"Steve's guide is a must-read for any groom. As a wedding photographer I have attended in excess of 200 ceremonies and have witnessed many a flustered groom in a state of panic during their speech, primarily attributed to poor preparation. Steve's step-by-step approach will ensure all your foundations are in place to deliver an engaging, heartfelt and humorous speech... just like Steve's was!" - Rob Tarren, professional wedding photographer."Steve's speech was fabulous. It was thoughtfully planned and brilliantly delivered. He made everyone feel very special- a great format for other grooms to adapt."- Pav Saunders, educational consultant."I loved the structure and style of Steve's speech so much I used it myself at my wedding. A superb template!" - Jason Kane, groom."After using Steve's groom's speech as a template, I found writing my own much easier than it would have been. My guests loved it." - Daniel Toth, groom.Have a pen and paper ready, or your laptop open, and get ready to write your speech. This is a step-by-step guide for anyone, using a real groom's speech that was planned, prepared and delivered!Find out what to incude, why you should include it and hear some invaluable tips along the way.Chapters include:1.Introduction - My story2.What should the groom's speech include?3.How to make an outline plan of your speech4.Welcome and general opening of your speech5.Thanks to new in-laws6.Thanks to own mother and father7.Thanks to maid of honour and bridesmaids8.Thanks to groom's party9.Thanks to pageboys, flower girls and venue10.Speech about your wife11.Introduction of best man12.Wedding day advice for the groom13.Extra jokes you could use14.Steve's speech in fullCover Photograph: Rob Tarren Photograpy
The Bridegroom Was a Dog is perhaps the Japanese-German writer Yoko Tawada's most famous story. Its initial publication in 1998 garnered admiration from The New Yorker, who praised it as, "fast-moving, mysteriously compelling tale that has the dream quality of Kafka." The Bridegroom Was a Dog begins with a schoolteacher telling a fable to her students. In the fable, a princess promises her hand in marriage to a dog that has licked her bottom clean. The story takes an even stranger twist when that very dog appears to the schoolteacher in real life as a dog-like man. They develop a very sexual, romantic courtship with many allegorical overtones - much to the chagrin of her friends.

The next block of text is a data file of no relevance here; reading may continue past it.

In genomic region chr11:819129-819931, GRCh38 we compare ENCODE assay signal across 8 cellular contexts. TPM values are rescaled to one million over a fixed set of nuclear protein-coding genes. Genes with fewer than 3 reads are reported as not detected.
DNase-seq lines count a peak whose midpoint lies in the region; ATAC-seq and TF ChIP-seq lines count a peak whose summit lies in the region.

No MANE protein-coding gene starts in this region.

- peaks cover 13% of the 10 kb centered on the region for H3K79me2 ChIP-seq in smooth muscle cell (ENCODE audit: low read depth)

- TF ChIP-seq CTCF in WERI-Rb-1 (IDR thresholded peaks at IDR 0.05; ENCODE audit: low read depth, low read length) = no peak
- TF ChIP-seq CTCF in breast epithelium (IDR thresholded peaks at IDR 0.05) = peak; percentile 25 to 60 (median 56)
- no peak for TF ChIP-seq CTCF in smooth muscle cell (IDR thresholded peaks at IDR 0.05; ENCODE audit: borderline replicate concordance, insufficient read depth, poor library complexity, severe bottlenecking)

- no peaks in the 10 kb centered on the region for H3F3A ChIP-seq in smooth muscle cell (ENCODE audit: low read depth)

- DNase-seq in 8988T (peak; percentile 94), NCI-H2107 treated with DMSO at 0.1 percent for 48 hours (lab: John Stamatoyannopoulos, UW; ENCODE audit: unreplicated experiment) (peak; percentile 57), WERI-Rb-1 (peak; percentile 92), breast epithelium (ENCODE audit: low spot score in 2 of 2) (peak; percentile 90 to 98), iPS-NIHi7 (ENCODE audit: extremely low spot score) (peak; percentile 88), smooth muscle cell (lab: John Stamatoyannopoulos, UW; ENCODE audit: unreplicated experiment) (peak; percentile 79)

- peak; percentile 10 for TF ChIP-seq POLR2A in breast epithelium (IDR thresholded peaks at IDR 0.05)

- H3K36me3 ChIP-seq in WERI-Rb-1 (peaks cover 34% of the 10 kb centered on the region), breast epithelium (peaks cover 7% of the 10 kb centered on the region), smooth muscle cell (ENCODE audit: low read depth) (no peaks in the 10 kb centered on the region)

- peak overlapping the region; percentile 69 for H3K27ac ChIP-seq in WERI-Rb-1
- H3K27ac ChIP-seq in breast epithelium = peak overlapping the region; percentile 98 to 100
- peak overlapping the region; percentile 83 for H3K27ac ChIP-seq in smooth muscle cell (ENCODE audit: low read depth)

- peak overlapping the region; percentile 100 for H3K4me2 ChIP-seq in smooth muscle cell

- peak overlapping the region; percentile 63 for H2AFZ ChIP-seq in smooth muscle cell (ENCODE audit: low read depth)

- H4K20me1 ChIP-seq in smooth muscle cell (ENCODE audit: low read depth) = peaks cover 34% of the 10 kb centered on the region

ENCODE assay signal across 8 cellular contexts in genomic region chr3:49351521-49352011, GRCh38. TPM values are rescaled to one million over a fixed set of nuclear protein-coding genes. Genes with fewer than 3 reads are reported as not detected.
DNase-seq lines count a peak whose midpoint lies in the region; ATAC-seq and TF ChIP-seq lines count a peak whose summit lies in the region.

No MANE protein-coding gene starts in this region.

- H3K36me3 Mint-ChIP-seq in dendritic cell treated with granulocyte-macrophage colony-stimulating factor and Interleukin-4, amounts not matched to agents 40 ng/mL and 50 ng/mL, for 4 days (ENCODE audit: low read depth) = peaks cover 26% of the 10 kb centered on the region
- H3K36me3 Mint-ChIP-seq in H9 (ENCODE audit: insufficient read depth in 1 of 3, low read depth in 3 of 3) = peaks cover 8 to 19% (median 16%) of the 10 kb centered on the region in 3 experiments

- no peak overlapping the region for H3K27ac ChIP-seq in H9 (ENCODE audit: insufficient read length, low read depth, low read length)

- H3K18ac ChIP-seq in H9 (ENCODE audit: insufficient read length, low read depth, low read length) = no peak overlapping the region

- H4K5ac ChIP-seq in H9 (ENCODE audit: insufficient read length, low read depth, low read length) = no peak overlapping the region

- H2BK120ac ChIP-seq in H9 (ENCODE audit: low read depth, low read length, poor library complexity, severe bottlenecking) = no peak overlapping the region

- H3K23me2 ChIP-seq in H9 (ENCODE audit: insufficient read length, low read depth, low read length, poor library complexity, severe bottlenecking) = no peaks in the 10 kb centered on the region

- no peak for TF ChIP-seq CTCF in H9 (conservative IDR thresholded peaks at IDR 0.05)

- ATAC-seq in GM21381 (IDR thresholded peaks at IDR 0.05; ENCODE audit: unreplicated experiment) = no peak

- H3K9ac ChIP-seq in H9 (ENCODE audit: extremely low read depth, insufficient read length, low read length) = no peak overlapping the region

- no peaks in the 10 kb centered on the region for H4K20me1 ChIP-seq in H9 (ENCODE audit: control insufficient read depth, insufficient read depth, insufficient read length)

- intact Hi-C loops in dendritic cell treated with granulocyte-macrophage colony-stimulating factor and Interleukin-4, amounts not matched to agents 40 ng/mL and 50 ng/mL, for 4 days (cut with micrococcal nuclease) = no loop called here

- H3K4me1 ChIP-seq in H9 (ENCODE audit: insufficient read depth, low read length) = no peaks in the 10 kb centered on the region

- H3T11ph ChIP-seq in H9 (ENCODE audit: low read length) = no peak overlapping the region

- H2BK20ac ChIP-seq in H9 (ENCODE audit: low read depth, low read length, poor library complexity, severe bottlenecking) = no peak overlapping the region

A dark November afternoon-wet, and windy, and wild. The New York streets were at their worst-sloppy, slippery, and sodden; the sky lowering over those murky streets one uniform pall of inky gloom. A bad, desolate, blood-chilling November afternoon. And yet Mrs. Walraven's ball was to come off to-night, and it was rather hard upon Mrs. Walraven that the elements should make a dead set at her after this fashion. The ball was to be one of the most brilliant affairs of the season, and all Fifth Avenue was to be there in its glory. Fifth Avenue was above caring for anything so commonplace as the weather, of course; but still it would have been pleasanter, and only a handsome thing in the clerk of the weather, considering Mrs. Walraven had not given a ball for twenty years before, to have burnished up the sun, and brushed away the clouds, and shut up that icy army of winter winds, and turned out as neat an article of weather as it is possible in the nature of November to turn out.
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